Thursday, March 19, 2015

How Babies' Names Are Chosen


Almost anytime Claire and I had a sleepover, we would get out our name books (we each had one; mine was called From Aaron to Zoe; hers was Beyond Jennifer and Jason; the title of her book was most fitting because we certainly ventured beyond the most common names of the day) and would name our future children. I believe both books were ones our own parents had used in choosing our names and those of our siblings. Sometimes we would do this when our other friends were present as well, but not often, as they quickly became bored with the activity. We never did.

It's not as though we would be in need of the names at any time soon at the time we started devising the lists. I don't think it would have been anatomically possible for either of us to bear a full-term child much before either of us turned nineteen.  Still, we were  proactive, well-planned, prepared sorts of individuals. Had we needed the names, they would have been ready. A few of the names actually did get used on Claire's cats, if I recall correctly.

My taste in names ran from relatively conventional to hard-core Irish to Americanized Irish, with one brief thematic deviation. Claire's names tended to be  dependent upon the theme on which she was obsessed or the boy on she had a crush at a particular moment. For example, I'll give you one of her lists (we both recorded both of or lists in composition books; someday her parents will come across hers and wonder what in the hell it is) from when she had a thing for a Japanese-American boy. I won't divulge his name, but it would be considered about as Japanese in origin as Andrew or Jeffrey would be.

Claire's Name List from October of  2009                           
Boys                                  Girls
Samaru                              Makiko
Toshi                                 Midori
Chihiro                              Tamaki
Sadaharu                           Chiyoko
Yukio                                 Kimiko

Claire went through a brief and unexplained phase of fascination with Hawaiian names a few years later.

Claire's List of Hawaiian Names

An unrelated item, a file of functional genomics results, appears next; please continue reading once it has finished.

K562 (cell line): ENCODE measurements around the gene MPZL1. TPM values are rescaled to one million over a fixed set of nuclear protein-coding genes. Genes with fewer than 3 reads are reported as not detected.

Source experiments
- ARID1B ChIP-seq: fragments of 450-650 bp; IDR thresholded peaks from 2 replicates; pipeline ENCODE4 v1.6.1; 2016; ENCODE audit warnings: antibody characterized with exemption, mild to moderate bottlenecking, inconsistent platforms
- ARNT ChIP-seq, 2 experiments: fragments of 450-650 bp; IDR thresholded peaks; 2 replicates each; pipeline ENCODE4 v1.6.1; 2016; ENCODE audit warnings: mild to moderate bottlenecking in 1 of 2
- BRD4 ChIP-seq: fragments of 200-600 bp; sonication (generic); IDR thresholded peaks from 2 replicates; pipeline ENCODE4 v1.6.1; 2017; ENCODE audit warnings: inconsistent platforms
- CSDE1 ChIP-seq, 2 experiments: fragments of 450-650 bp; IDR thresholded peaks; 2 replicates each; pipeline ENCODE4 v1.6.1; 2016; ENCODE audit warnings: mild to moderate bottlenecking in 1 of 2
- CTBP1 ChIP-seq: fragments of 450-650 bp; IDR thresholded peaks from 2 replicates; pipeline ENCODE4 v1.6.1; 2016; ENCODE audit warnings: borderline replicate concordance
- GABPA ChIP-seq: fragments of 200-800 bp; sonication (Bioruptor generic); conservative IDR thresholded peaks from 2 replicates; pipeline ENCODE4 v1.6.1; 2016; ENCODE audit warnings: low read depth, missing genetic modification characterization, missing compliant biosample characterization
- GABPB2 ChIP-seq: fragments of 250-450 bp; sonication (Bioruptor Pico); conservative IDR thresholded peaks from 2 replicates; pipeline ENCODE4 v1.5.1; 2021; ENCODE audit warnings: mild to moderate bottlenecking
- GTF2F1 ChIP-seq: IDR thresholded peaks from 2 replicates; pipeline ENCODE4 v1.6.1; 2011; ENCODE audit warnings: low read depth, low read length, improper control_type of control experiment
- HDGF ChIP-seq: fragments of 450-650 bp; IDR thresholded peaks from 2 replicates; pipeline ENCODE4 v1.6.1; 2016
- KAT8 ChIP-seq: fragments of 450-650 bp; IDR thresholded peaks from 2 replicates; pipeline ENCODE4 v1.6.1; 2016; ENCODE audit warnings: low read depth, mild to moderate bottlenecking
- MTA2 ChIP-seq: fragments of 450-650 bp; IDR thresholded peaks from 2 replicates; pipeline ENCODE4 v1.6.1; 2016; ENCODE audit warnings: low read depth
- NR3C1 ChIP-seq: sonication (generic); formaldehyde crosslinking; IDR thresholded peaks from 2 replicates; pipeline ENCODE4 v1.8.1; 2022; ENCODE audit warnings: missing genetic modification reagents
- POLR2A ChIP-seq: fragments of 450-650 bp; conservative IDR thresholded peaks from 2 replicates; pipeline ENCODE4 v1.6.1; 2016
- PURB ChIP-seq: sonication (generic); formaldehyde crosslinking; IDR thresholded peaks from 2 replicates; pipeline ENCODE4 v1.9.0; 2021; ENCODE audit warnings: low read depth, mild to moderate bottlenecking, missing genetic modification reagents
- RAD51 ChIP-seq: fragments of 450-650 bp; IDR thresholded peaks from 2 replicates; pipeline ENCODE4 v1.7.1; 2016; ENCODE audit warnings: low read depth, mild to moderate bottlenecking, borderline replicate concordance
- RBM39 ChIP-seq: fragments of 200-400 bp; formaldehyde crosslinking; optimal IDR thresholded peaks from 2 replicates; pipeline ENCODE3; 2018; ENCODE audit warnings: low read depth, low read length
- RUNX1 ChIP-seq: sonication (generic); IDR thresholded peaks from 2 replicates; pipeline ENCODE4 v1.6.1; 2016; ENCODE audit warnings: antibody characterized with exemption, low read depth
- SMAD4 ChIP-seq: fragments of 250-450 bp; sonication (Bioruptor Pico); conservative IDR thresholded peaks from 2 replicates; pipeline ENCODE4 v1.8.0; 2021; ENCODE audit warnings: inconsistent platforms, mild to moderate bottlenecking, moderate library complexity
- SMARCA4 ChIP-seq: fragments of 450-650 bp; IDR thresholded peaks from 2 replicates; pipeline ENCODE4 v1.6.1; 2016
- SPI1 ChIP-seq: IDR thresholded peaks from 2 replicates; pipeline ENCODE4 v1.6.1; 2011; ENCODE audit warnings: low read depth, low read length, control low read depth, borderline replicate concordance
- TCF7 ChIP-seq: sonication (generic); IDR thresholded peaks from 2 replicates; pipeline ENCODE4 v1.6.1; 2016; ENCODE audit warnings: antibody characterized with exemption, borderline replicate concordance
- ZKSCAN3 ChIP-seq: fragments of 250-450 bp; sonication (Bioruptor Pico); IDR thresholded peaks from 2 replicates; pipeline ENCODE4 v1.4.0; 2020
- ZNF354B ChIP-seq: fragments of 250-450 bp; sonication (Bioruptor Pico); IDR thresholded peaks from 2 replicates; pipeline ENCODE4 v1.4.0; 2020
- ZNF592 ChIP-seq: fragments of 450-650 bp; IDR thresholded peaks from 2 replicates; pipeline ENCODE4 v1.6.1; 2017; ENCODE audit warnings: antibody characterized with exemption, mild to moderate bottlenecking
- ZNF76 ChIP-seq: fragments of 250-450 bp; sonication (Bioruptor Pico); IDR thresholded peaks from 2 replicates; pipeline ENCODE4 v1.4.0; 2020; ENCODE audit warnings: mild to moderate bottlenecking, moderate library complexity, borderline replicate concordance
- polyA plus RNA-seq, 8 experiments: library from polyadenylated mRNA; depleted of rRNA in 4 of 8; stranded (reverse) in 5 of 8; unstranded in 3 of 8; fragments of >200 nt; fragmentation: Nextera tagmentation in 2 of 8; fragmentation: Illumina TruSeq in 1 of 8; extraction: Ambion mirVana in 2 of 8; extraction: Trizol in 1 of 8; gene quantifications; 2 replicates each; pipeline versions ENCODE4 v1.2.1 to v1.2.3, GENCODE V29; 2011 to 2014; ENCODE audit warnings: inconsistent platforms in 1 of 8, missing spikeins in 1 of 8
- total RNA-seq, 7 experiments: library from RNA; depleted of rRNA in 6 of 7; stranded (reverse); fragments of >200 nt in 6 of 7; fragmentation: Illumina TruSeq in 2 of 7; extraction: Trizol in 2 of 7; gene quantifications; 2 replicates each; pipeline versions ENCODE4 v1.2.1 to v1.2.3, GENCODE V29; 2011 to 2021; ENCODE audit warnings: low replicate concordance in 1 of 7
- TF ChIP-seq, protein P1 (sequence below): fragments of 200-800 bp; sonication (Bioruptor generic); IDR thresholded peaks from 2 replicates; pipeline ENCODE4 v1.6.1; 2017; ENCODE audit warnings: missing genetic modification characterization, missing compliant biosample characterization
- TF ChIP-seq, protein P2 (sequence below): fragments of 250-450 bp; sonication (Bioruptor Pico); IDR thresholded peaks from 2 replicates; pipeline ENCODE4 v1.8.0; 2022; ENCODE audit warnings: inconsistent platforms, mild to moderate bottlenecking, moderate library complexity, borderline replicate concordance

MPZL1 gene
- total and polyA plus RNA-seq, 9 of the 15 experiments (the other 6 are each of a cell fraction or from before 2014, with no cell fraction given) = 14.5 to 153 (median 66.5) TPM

Boys                                  Girls
Tanieli                              Kanamu
Kekoa                               Makeila
Makani                              Keala
Kaleo                                Alihi
Kapono                             Kanoi
Nikono                              Liliukalani

Claire also went through a few different Biblical phases. I won't recount them all, One version listed the twelve tribes of Israel, feminizing half of them. I was really glad that she got through that phase long before her child-bearing years, as those were some ugly girls' names. She went through a heavy Christian martyr saints' name phase as well. I'll skip that one, too. you could guess if you tried hard enough, anyway. I will list the straight biblical list with which she came up. It lasted longer than the other religious lists,         anyway, if my recordings are correct.

Claire's List of Biblical Names
Boys                                  Girls
Matthew                            Mary
Mark                                  Elizabeth
Luke                                  Martha
John                                  Ruth
Adam                                 Naomi
Gabriel                               Eve

I would like to think that one of her later lists was entirely in jest, but I don't know for sure. Claire was mildly fascinated with the American gypsies featured on the TLC programming, and compiled one of her lists using their names. The women featured most prominently in these shows, but Claire watched enough even to know the men's names.